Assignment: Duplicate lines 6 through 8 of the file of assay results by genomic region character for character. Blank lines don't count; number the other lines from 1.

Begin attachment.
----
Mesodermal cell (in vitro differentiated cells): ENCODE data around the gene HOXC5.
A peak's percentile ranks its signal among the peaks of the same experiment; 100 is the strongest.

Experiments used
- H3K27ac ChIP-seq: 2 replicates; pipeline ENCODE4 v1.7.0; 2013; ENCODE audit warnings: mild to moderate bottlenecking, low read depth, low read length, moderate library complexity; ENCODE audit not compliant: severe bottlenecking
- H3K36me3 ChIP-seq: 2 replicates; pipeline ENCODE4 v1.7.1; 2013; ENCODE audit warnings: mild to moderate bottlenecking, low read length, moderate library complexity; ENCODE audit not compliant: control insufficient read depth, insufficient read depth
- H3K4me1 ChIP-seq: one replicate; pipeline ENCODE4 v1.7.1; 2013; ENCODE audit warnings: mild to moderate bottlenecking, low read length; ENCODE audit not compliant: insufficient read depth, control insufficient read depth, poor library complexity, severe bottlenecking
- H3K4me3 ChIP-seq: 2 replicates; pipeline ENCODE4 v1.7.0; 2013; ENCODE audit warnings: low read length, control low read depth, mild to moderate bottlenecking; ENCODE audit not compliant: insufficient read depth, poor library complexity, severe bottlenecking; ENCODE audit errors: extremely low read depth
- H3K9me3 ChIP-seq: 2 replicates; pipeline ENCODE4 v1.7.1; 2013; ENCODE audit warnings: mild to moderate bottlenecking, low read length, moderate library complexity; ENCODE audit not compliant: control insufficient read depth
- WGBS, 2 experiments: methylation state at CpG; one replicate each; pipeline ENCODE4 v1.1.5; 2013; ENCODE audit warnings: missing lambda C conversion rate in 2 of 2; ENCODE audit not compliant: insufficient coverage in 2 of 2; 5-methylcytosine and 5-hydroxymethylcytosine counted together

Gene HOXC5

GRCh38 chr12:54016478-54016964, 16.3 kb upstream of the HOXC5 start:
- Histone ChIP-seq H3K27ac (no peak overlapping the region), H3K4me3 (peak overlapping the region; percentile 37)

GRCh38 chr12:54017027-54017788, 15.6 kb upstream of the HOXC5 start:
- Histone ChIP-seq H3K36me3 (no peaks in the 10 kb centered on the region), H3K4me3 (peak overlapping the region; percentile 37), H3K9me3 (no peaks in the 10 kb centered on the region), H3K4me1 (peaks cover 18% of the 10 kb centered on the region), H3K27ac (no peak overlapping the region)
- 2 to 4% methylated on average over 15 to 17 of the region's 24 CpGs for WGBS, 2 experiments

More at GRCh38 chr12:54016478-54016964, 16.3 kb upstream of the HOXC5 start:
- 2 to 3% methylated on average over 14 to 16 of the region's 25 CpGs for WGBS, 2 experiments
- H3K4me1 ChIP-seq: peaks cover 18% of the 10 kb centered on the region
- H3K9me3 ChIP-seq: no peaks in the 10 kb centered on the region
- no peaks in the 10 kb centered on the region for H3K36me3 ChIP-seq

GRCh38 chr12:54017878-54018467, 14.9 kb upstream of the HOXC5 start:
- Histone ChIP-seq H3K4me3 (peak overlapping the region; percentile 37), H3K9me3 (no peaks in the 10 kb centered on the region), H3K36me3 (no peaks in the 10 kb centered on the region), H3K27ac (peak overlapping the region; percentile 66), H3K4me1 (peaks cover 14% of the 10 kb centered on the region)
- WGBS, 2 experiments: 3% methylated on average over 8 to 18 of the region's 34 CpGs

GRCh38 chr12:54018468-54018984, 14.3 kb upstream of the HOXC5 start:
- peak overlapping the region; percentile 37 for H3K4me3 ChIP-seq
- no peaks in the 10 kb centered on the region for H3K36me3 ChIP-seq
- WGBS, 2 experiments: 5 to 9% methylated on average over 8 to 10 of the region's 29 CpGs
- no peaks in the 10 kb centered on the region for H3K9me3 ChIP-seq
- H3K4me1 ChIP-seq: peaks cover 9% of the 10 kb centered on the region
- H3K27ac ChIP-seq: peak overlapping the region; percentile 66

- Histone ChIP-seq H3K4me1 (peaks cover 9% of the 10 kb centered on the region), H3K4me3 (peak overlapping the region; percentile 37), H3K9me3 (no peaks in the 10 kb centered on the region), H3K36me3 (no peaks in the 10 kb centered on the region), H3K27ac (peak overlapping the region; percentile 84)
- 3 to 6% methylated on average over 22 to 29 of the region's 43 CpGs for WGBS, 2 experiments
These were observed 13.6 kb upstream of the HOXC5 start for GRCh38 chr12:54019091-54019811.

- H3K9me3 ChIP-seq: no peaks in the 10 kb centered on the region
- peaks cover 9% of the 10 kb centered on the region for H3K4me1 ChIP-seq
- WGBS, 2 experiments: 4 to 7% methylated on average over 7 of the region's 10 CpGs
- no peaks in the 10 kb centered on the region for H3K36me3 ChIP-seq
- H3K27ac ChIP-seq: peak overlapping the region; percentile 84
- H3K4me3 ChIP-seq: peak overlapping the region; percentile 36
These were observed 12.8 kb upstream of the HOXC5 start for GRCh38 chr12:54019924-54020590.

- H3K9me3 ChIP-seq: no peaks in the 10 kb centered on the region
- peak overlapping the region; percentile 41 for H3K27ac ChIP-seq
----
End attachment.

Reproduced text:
- H3K4me1 ChIP-seq: one replicate; pipeline ENCODE4 v1.7.1; 2013; ENCODE audit warnings: mild to moderate bottlenecking, low read length; ENCODE audit not compliant: insufficient read depth, control insufficient read depth, poor library complexity, severe bottlenecking
- H3K4me3 ChIP-seq: 2 replicates; pipeline ENCODE4 v1.7.0; 2013; ENCODE audit warnings: low read length, control low read depth, mild to moderate bottlenecking; ENCODE audit not compliant: insufficient read depth, poor library complexity, severe bottlenecking; ENCODE audit errors: extremely low read depth
- H3K9me3 ChIP-seq: 2 replicates; pipeline ENCODE4 v1.7.1; 2013; ENCODE audit warnings: mild to moderate bottlenecking, low read length, moderate library complexity; ENCODE audit not compliant: control insufficient read depth